Multiple airstrikes were also directed at nearby Lysychansk, the only city in the Luhansk region that is currently entirely under Ukrainian control.

More than ten residential buildings and a police station were destroyed by the airstrikes on Sievierodonetsk and Lysychansk. According to the president’s office, the bombardment caused a school in the Donetsk region’s Avdiivka city to burn down. The Donbas is made up of the Luhansk and Donetsk areas.

Separately, U.S. Attorney General Merrick Garland met with Ukrainian Prosecutor General Iryna Venediktova for almost an hour at a Ukrainian-Polish border crossing. They talked about how the United States can assist in locating, capturing, and prosecuting anyone responsible for war crimes and other atrocities in Ukraine.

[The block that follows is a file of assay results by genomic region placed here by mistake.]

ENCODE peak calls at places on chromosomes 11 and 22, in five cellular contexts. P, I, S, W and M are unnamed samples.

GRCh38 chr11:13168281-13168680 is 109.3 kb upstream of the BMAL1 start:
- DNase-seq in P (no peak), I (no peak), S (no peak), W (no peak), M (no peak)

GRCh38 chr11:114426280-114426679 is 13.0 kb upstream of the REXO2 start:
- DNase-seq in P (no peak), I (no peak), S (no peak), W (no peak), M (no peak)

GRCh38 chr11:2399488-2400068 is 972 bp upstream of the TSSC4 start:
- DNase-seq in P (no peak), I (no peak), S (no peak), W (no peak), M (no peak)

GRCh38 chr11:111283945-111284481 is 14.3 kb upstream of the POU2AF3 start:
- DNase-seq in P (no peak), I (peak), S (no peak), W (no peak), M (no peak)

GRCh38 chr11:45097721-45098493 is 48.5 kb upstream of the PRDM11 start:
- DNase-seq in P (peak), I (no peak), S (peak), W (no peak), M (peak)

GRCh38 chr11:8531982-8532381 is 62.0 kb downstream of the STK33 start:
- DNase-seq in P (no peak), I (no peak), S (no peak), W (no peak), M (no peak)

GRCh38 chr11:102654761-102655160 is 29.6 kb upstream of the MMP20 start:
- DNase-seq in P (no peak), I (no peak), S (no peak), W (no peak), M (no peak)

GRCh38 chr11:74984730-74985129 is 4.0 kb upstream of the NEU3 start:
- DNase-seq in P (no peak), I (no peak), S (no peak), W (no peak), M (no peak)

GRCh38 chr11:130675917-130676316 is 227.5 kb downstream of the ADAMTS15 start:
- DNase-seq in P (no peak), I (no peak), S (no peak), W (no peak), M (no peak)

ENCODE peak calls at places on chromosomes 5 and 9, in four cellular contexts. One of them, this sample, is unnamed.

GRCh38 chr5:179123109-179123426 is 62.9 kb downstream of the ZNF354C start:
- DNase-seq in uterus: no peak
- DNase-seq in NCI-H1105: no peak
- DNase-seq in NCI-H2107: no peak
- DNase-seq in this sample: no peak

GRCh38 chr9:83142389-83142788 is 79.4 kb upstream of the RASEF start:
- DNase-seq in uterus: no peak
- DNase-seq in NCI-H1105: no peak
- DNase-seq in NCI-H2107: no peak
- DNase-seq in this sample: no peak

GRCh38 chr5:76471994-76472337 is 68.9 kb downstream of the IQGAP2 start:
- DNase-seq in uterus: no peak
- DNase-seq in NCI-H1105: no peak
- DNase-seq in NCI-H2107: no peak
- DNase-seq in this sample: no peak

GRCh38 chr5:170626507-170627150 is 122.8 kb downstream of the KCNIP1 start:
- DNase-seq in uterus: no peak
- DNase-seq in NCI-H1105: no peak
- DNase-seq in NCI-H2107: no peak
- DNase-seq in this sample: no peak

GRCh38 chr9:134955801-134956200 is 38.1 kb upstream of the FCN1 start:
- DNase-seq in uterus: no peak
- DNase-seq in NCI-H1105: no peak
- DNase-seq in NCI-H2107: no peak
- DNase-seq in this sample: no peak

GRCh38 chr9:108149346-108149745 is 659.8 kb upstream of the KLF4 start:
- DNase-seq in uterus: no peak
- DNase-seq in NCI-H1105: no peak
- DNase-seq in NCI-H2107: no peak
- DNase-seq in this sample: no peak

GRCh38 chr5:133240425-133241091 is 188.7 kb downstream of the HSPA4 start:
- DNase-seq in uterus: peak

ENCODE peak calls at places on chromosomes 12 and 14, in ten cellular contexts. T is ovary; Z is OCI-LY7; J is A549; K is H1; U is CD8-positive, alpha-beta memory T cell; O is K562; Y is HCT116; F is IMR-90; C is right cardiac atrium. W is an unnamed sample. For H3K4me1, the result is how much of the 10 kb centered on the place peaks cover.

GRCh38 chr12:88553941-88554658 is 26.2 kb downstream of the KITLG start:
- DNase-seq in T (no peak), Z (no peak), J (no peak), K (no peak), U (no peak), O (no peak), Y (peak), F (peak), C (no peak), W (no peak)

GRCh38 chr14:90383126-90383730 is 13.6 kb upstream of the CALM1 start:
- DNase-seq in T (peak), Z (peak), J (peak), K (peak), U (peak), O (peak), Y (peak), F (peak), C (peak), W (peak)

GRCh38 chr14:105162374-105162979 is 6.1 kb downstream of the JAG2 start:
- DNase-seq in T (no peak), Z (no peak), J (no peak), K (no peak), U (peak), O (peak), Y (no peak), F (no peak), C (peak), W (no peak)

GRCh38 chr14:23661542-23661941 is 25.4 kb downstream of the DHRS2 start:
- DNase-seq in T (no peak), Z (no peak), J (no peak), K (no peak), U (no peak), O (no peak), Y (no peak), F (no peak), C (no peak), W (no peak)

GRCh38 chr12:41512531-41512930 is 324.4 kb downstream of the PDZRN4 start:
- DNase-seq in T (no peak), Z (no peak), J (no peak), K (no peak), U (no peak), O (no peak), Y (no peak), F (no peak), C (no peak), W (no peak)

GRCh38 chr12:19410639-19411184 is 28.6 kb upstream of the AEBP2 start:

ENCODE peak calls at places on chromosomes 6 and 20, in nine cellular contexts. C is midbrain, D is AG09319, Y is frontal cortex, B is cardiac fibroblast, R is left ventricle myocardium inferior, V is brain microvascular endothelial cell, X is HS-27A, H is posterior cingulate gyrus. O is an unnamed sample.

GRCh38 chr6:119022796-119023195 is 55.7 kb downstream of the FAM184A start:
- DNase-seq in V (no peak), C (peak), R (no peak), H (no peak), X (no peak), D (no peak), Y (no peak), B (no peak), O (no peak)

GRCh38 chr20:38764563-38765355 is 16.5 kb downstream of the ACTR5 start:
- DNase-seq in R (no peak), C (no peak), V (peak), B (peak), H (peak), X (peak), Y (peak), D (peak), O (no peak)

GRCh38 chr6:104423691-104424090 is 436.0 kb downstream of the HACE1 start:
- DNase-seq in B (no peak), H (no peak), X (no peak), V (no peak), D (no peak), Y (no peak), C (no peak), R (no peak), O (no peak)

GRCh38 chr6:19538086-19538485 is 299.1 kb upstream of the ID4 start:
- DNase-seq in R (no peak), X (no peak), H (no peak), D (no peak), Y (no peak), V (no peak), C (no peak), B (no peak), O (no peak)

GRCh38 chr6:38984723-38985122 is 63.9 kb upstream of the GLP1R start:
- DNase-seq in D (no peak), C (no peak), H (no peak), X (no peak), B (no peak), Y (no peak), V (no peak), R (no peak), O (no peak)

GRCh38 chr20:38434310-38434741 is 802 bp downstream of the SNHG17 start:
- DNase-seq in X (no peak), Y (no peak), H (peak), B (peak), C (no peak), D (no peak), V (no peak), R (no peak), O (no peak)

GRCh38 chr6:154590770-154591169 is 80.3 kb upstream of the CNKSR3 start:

In a statement, Garland said, “We and our partners will explore every avenue available to ensure that those who are accountable for these atrocities are brought accountable.”

Eli Rosenbaum, a 36-year Justice Department veteran who oversaw initiatives to track down and deport Nazi war criminals, was also appointed by Garland as a counsellor for war crimes responsibility. He will coordinate efforts to bring war criminals and other atrocity perpetrators in Ukraine to justice.


The second-largest city in Ukraine, Kharkiv, was subjected to intense Russian shelling on Tuesday. 15 citizens were murdered and 16 were injured in Kharkiv and other areas of the province, according to Governor Oleh Syniehubov.

Zelenskyy claimed that the attacks in the Kharkiv region were particularly “cruel and cynical” because the Russian forces received no discernible gain from them. “Any reason is lost on the Russian army. He remarked in his video address, “It simply destroys, simply kills, and in this way, it displays its command that it is not truly standing in position.